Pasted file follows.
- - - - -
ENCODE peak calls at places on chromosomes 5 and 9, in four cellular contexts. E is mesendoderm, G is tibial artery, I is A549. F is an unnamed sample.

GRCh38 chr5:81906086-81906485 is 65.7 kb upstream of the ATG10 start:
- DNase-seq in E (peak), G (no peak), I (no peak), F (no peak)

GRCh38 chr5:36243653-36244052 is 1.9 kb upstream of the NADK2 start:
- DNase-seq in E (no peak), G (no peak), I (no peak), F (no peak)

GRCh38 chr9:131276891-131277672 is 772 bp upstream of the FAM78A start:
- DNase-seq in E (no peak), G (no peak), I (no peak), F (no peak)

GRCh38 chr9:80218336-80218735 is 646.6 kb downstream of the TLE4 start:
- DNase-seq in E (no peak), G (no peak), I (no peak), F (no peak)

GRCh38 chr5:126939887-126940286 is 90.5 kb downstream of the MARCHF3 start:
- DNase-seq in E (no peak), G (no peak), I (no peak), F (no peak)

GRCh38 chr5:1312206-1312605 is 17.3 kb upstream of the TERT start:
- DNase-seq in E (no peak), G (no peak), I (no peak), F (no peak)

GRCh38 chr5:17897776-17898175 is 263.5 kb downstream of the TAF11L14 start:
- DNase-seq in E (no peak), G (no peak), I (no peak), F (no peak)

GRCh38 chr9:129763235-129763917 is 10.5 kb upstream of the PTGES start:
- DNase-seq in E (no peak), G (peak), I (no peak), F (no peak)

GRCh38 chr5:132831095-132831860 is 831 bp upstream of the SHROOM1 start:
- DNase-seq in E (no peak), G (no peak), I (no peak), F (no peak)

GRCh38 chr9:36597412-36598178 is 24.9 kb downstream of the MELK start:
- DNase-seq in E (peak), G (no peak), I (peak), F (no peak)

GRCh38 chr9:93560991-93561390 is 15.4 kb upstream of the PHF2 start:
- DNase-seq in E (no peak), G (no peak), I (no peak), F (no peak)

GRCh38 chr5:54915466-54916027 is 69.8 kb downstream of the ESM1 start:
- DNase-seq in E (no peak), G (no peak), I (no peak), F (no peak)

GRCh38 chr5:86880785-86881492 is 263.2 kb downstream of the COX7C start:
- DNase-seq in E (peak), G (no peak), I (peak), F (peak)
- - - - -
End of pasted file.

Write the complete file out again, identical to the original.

ENCODE peak calls at places on chromosomes 5 and 9, in four cellular contexts. E is mesendoderm, G is tibial artery, I is A549. F is an unnamed sample.

GRCh38 chr5:81906086-81906485 is 65.7 kb upstream of the ATG10 start:
- DNase-seq in E (peak), G (no peak), I (no peak), F (no peak)

GRCh38 chr5:36243653-36244052 is 1.9 kb upstream of the NADK2 start:
- DNase-seq in E (no peak), G (no peak), I (no peak), F (no peak)

GRCh38 chr9:131276891-131277672 is 772 bp upstream of the FAM78A start:
- DNase-seq in E (no peak), G (no peak), I (no peak), F (no peak)

GRCh38 chr9:80218336-80218735 is 646.6 kb downstream of the TLE4 start:
- DNase-seq in E (no peak), G (no peak), I (no peak), F (no peak)

GRCh38 chr5:126939887-126940286 is 90.5 kb downstream of the MARCHF3 start:
- DNase-seq in E (no peak), G (no peak), I (no peak), F (no peak)

GRCh38 chr5:1312206-1312605 is 17.3 kb upstream of the TERT start:
- DNase-seq in E (no peak), G (no peak), I (no peak), F (no peak)

GRCh38 chr5:17897776-17898175 is 263.5 kb downstream of the TAF11L14 start:
- DNase-seq in E (no peak), G (no peak), I (no peak), F (no peak)

GRCh38 chr9:129763235-129763917 is 10.5 kb upstream of the PTGES start:
- DNase-seq in E (no peak), G (peak), I (no peak), F (no peak)

GRCh38 chr5:132831095-132831860 is 831 bp upstream of the SHROOM1 start:
- DNase-seq in E (no peak), G (no peak), I (no peak), F (no peak)

GRCh38 chr9:36597412-36598178 is 24.9 kb downstream of the MELK start:
- DNase-seq in E (peak), G (no peak), I (peak), F (no peak)

GRCh38 chr9:93560991-93561390 is 15.4 kb upstream of the PHF2 start:
- DNase-seq in E (no peak), G (no peak), I (no peak), F (no peak)

GRCh38 chr5:54915466-54916027 is 69.8 kb downstream of the ESM1 start:
- DNase-seq in E (no peak), G (no peak), I (no peak), F (no peak)

GRCh38 chr5:86880785-86881492 is 263.2 kb downstream of the COX7C start:
- DNase-seq in E (peak), G (no peak), I (peak), F (peak)